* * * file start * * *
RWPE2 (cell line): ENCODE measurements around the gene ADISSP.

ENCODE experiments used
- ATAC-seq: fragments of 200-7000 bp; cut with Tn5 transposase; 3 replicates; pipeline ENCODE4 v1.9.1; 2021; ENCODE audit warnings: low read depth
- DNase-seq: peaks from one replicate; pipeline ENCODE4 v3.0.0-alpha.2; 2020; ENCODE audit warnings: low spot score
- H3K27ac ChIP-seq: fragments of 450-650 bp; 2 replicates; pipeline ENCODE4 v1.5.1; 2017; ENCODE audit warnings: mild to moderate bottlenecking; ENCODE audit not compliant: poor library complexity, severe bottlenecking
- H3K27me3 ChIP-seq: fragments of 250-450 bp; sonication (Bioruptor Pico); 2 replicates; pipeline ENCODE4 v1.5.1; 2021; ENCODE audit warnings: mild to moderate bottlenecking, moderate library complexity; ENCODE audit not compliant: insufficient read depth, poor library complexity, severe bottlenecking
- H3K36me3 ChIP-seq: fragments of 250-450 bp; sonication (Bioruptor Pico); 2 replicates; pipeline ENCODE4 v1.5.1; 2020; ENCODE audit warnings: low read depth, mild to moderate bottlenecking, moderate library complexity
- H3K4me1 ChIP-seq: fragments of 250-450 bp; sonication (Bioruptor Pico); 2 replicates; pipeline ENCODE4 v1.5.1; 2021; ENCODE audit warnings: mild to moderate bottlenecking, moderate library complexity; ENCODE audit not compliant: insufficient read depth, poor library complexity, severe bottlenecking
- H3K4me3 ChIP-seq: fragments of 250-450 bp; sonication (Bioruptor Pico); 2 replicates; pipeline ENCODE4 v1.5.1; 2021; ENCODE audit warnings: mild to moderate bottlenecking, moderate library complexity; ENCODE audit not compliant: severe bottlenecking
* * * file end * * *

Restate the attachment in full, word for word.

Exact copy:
RWPE2 (cell line): ENCODE measurements around the gene ADISSP.

ENCODE experiments used
- ATAC-seq: fragments of 200-7000 bp; cut with Tn5 transposase; 3 replicates; pipeline ENCODE4 v1.9.1; 2021; ENCODE audit warnings: low read depth
- DNase-seq: peaks from one replicate; pipeline ENCODE4 v3.0.0-alpha.2; 2020; ENCODE audit warnings: low spot score
- H3K27ac ChIP-seq: fragments of 450-650 bp; 2 replicates; pipeline ENCODE4 v1.5.1; 2017; ENCODE audit warnings: mild to moderate bottlenecking; ENCODE audit not compliant: poor library complexity, severe bottlenecking
- H3K27me3 ChIP-seq: fragments of 250-450 bp; sonication (Bioruptor Pico); 2 replicates; pipeline ENCODE4 v1.5.1; 2021; ENCODE audit warnings: mild to moderate bottlenecking, moderate library complexity; ENCODE audit not compliant: insufficient read depth, poor library complexity, severe bottlenecking
- H3K36me3 ChIP-seq: fragments of 250-450 bp; sonication (Bioruptor Pico); 2 replicates; pipeline ENCODE4 v1.5.1; 2020; ENCODE audit warnings: low read depth, mild to moderate bottlenecking, moderate library complexity
- H3K4me1 ChIP-seq: fragments of 250-450 bp; sonication (Bioruptor Pico); 2 replicates; pipeline ENCODE4 v1.5.1; 2021; ENCODE audit warnings: mild to moderate bottlenecking, moderate library complexity; ENCODE audit not compliant: insufficient read depth, poor library complexity, severe bottlenecking
- H3K4me3 ChIP-seq: fragments of 250-450 bp; sonication (Bioruptor Pico); 2 replicates; pipeline ENCODE4 v1.5.1; 2021; ENCODE audit warnings: mild to moderate bottlenecking, moderate library complexity; ENCODE audit not compliant: severe bottlenecking